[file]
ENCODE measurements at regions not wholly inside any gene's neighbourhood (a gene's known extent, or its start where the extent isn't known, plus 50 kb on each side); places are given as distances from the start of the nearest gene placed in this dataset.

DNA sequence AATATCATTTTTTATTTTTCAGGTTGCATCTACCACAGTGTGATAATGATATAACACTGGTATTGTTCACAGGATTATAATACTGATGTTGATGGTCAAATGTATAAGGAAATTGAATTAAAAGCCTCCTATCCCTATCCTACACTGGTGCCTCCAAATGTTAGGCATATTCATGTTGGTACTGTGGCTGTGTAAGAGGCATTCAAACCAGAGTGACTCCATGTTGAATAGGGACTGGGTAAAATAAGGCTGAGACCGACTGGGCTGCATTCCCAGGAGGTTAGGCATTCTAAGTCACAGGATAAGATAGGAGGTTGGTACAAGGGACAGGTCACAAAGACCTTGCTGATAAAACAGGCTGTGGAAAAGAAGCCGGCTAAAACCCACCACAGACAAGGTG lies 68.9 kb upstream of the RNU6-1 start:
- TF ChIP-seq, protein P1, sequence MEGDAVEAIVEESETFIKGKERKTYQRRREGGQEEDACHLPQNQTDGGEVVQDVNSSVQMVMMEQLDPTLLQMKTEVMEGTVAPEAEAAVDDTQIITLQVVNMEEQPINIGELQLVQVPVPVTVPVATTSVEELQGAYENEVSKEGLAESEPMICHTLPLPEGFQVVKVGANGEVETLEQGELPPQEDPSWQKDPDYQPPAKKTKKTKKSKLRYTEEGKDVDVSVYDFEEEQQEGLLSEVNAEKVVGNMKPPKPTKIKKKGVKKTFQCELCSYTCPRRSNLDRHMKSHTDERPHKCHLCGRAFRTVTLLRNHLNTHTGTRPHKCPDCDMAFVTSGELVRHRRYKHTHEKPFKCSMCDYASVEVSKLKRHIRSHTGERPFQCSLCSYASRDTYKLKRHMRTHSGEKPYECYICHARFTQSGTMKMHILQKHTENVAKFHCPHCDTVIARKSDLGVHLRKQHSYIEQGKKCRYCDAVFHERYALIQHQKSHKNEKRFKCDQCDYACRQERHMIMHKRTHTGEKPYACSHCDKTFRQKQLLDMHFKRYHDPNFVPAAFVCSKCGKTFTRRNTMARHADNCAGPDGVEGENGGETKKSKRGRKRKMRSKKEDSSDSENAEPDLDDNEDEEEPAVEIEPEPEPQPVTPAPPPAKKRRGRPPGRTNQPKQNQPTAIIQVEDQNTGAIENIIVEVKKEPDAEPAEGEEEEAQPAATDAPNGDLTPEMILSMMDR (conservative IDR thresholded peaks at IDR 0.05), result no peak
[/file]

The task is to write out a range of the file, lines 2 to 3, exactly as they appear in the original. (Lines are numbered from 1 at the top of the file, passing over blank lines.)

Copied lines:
DNA sequence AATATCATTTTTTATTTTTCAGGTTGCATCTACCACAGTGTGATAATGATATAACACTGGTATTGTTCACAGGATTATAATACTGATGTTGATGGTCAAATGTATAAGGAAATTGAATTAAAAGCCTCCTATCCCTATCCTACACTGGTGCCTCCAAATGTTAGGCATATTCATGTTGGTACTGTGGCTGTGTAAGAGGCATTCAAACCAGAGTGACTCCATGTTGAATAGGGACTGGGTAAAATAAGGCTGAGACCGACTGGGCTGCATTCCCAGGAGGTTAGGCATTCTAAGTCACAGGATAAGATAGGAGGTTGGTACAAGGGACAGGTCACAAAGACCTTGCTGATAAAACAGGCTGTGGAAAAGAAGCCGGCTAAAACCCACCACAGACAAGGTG lies 68.9 kb upstream of the RNU6-1 start:
- TF ChIP-seq, protein P1, sequence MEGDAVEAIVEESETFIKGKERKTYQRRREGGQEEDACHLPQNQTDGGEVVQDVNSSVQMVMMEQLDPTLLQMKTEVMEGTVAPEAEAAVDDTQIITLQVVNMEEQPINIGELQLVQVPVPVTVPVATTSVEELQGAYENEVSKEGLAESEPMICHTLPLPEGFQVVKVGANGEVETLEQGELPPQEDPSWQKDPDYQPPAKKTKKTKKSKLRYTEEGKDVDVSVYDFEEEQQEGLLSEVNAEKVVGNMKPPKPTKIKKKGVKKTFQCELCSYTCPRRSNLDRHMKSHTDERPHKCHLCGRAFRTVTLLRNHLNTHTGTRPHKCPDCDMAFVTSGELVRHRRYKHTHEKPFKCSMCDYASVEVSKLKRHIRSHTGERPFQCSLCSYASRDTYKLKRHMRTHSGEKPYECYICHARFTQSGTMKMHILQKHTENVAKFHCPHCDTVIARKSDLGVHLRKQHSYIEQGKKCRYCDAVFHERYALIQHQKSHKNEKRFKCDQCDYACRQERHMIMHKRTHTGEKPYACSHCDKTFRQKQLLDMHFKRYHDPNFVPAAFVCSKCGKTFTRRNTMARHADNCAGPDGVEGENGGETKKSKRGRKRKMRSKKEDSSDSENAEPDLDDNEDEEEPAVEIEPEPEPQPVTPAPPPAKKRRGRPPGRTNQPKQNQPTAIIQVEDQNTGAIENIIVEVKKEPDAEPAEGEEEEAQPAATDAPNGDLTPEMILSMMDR (conservative IDR thresholded peaks at IDR 0.05), result no peak